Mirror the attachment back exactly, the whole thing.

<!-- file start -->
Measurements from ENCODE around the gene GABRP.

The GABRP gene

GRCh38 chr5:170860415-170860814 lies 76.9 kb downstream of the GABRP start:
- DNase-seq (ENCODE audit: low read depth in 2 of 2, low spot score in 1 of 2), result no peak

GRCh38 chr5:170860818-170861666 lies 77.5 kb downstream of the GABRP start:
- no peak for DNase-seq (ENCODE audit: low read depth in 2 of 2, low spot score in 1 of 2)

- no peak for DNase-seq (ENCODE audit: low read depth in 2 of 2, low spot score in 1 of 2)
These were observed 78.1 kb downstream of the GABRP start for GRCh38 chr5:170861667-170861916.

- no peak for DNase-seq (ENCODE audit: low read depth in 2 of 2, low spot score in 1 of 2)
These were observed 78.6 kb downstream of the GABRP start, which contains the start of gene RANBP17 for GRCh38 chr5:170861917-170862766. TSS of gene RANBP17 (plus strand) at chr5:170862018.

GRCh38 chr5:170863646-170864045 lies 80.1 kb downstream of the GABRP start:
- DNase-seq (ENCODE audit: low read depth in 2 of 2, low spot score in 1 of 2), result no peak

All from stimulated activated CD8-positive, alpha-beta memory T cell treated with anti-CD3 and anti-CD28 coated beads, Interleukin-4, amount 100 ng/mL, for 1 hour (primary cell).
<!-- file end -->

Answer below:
Measurements from ENCODE around the gene GABRP.

The GABRP gene

GRCh38 chr5:170860415-170860814 lies 76.9 kb downstream of the GABRP start:
- DNase-seq (ENCODE audit: low read depth in 2 of 2, low spot score in 1 of 2), result no peak

GRCh38 chr5:170860818-170861666 lies 77.5 kb downstream of the GABRP start:
- no peak for DNase-seq (ENCODE audit: low read depth in 2 of 2, low spot score in 1 of 2)

- no peak for DNase-seq (ENCODE audit: low read depth in 2 of 2, low spot score in 1 of 2)
These were observed 78.1 kb downstream of the GABRP start for GRCh38 chr5:170861667-170861916.

- no peak for DNase-seq (ENCODE audit: low read depth in 2 of 2, low spot score in 1 of 2)
These were observed 78.6 kb downstream of the GABRP start, which contains the start of gene RANBP17 for GRCh38 chr5:170861917-170862766. TSS of gene RANBP17 (plus strand) at chr5:170862018.

GRCh38 chr5:170863646-170864045 lies 80.1 kb downstream of the GABRP start:
- DNase-seq (ENCODE audit: low read depth in 2 of 2, low spot score in 1 of 2), result no peak

All from stimulated activated CD8-positive, alpha-beta memory T cell treated with anti-CD3 and anti-CD28 coated beads, Interleukin-4, amount 100 ng/mL, for 1 hour (primary cell).